loading

What kind of code or cipher is this?

I'm working on a puzzle and can't identify the type of code this is.  I'm not looking for somebody to solve it for me, I just want to research it and learn how to solve it myself.  I can't really do that until I know what I'm dealing with and various Google searches have turned up no information of value.

This is a small portion of the code and I have no additional information or clues:
BT RK RV YC NP GZ YY AA LS HZ NL RR ES IC AN BF RG SS EU VD NF YC SS RH MH MH
MH MH MF HN LS HO GY YV UG IC AS GK BT LS HG AD LS HP CV NT

There are 95 groups of 2 letters each.  I have tried a couple of things which have not given me any result.

I'd really appreciate any kind of information as to what I'm looking at.  Thanks!

pharris35 years ago
If looked at as abbreviations, a lot of them are related to Meteorology.
kattja6 years ago
When faced with a cypher the grouping of the individual letters is often immaterial. The fact that they are in pairs suggest that the maker want you to concentrate on that. Instead I would : Either put all the letter together and try them out in matrixes or in substitution code. Or I would start to count which letters are most common and try that out against the most common languages. It could also be a double-coded message, where you first use some kind of grid code like Caesar's code and afterwards another type of simple code, in order to make it more unbreakable.. Good luck, K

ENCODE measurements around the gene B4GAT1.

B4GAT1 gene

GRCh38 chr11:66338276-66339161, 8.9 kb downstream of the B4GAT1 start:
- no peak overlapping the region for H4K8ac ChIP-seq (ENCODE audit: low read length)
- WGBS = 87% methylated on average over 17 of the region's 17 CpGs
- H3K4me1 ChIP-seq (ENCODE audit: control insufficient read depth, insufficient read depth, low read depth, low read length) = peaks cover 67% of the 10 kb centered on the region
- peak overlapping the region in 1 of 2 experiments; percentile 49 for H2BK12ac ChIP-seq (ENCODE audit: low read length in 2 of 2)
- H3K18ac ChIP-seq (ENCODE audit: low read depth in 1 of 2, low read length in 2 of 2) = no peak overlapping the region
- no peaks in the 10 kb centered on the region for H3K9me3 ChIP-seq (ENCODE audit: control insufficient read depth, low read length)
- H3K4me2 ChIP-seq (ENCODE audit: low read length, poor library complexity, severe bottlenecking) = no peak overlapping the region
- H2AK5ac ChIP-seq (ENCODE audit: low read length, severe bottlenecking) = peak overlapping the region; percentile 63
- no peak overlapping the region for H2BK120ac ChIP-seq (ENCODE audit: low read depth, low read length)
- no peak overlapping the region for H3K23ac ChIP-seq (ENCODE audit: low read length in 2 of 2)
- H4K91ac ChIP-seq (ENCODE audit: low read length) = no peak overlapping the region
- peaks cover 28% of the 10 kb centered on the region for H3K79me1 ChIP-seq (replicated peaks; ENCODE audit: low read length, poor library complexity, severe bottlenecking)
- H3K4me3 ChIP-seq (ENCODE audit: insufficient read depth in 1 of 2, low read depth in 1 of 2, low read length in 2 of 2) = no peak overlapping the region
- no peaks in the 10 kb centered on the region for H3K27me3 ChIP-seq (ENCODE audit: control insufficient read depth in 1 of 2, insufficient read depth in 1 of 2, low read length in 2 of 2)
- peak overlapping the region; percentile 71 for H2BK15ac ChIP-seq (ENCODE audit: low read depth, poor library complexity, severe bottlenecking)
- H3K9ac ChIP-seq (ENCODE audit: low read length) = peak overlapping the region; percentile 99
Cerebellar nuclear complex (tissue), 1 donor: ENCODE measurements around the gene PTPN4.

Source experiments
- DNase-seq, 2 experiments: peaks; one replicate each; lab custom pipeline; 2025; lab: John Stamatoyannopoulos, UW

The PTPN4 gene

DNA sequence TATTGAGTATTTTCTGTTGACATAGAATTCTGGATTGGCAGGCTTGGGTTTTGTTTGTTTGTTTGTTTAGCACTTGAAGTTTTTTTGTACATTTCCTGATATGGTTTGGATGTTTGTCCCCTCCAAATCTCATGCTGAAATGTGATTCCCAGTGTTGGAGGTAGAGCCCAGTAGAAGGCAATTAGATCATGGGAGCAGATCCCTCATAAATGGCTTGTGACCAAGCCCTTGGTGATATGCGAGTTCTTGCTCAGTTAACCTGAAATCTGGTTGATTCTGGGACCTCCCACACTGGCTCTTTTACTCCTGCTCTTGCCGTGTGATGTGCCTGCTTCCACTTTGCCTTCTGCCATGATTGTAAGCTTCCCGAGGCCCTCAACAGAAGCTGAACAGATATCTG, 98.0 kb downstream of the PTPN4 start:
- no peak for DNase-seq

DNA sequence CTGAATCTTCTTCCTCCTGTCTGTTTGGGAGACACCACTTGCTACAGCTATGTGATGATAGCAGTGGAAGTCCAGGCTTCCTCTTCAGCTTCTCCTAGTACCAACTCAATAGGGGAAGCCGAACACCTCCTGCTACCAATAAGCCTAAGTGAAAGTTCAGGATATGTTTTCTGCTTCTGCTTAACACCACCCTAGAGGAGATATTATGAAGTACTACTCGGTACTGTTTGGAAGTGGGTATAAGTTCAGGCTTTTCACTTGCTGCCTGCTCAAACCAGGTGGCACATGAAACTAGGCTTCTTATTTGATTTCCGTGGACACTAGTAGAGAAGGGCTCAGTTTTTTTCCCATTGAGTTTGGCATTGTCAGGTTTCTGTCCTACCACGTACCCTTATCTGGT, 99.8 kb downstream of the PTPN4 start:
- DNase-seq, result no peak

kelseymh kattja6 years ago
You're very right that the groups can be (and often are) meant to be misleading. Consider the uniform five-letter groups in the old one-time pads. In this case, though, the frequencies also suggest that it's not a simple (or even compound) substitution cipher -- "MHMHMHMH" doesn't get you anything sensible in a Latinate language.
kelseymh6 years ago

The digraphs make it look like a Playfair cipher, except that there are too many letters in the combinations (Playfairs typically have just five initial, and five final, letters in each digraph).

The set of four repeats (MH) suggests that these pairings don't represent individual letters (unless the plaintext is Welsh or Hawaiian :-).

I tried both a Google and Wikipedia scan of ciphers, cryptology, etc., but got no inspiration. One-time pads are typically blocked in fives, not twos. Ah. I just tried "two-letter group cipher" on Google, and got this on the first page of hits. Don't know if it's the answer, but it might further your search.